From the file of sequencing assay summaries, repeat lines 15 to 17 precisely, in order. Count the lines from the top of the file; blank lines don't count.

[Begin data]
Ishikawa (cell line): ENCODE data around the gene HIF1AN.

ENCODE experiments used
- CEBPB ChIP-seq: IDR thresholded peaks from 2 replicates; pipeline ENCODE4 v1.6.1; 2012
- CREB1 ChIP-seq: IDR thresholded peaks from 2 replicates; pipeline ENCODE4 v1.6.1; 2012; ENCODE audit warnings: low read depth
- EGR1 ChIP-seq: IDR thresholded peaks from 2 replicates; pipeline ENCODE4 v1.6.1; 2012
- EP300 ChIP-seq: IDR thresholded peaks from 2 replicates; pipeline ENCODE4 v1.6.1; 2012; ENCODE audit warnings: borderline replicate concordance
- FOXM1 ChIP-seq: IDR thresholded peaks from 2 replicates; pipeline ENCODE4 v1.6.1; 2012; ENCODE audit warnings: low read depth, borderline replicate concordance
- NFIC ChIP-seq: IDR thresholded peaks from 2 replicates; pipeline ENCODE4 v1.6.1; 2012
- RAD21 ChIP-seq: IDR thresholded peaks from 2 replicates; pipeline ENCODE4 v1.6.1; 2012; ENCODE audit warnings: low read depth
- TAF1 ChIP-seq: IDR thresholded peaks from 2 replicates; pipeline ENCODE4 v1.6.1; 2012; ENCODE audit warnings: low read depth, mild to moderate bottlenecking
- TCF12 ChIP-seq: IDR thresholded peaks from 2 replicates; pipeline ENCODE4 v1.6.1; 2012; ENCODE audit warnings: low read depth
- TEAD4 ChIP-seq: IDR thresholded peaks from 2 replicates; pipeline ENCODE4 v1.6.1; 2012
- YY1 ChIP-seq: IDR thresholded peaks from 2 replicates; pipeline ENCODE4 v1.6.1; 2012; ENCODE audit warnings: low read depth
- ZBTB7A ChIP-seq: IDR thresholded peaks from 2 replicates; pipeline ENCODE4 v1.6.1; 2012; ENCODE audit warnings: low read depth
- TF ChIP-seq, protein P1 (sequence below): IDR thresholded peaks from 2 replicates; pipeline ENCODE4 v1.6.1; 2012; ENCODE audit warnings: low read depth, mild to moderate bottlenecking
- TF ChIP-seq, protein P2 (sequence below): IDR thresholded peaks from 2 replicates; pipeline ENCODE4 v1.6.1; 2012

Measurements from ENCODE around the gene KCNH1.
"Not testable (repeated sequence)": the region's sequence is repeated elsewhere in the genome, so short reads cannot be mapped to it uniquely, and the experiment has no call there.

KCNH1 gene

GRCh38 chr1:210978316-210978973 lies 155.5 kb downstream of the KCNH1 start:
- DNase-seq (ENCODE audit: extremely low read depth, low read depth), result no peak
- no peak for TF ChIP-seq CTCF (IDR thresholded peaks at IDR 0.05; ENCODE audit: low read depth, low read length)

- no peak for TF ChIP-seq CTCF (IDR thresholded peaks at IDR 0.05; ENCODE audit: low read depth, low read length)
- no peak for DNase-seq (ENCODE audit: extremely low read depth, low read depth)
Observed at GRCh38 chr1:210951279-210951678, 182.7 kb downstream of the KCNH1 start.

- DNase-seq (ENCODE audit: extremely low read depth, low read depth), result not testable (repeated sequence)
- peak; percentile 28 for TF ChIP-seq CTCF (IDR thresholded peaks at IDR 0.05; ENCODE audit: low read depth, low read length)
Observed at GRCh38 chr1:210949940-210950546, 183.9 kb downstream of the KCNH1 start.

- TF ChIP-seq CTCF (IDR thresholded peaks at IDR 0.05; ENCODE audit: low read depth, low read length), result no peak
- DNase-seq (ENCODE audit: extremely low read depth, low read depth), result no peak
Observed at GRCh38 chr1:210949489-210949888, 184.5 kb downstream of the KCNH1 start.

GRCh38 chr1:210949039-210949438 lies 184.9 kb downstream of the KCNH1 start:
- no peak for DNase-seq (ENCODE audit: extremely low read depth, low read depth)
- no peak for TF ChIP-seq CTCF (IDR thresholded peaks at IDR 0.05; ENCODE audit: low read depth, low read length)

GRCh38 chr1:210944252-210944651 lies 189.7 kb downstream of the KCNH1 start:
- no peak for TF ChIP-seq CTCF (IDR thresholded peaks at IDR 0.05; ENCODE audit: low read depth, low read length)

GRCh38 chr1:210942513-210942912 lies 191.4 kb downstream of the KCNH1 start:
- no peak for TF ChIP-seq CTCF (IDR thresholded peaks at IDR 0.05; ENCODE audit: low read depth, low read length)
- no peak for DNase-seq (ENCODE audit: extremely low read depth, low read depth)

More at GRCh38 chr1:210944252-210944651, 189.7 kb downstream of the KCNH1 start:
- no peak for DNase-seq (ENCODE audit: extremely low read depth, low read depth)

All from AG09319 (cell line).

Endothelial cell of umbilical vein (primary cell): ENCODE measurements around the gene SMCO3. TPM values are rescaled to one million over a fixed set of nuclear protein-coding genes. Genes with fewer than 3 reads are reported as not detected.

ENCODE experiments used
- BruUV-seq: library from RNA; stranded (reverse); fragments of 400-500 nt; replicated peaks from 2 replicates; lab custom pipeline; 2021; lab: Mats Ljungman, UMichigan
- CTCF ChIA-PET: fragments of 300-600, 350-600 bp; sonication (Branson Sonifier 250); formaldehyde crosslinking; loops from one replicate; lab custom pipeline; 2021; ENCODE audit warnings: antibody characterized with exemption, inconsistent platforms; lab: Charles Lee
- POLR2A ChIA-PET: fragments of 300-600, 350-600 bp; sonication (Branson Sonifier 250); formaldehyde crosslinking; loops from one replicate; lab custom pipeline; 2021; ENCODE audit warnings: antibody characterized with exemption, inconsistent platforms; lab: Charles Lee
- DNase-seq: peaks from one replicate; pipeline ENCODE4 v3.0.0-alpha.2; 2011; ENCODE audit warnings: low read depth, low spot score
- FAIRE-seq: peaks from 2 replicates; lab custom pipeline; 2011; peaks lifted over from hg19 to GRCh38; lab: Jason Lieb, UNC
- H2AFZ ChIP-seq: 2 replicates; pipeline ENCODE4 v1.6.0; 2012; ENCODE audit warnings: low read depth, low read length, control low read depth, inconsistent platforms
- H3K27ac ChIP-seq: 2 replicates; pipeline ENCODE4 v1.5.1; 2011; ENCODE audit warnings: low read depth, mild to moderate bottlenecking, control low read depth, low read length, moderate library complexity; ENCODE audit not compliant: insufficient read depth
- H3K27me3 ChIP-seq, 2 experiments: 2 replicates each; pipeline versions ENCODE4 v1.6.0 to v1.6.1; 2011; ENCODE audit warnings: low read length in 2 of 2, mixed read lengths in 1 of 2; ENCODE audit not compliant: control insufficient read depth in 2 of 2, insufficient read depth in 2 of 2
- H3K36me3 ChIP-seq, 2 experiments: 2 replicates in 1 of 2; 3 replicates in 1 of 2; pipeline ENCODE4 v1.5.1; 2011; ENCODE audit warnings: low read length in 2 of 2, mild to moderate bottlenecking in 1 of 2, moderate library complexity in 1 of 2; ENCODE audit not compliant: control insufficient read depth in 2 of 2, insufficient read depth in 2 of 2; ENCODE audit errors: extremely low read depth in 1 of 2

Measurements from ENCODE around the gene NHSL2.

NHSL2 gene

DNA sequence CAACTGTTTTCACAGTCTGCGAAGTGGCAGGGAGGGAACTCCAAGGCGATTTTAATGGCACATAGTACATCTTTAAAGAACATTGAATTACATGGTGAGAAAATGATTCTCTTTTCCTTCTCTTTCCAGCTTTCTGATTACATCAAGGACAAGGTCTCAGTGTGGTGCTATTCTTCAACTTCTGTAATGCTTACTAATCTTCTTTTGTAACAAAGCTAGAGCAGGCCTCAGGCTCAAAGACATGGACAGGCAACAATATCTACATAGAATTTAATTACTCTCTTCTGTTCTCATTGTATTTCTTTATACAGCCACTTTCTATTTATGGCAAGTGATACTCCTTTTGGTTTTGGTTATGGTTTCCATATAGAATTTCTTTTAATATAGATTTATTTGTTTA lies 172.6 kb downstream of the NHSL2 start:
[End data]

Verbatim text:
- TF ChIP-seq, protein P1 (sequence below): IDR thresholded peaks from 2 replicates; pipeline ENCODE4 v1.6.1; 2012; ENCODE audit warnings: low read depth, mild to moderate bottlenecking
- TF ChIP-seq, protein P2 (sequence below): IDR thresholded peaks from 2 replicates; pipeline ENCODE4 v1.6.1; 2012

Measurements from ENCODE around the gene KCNH1.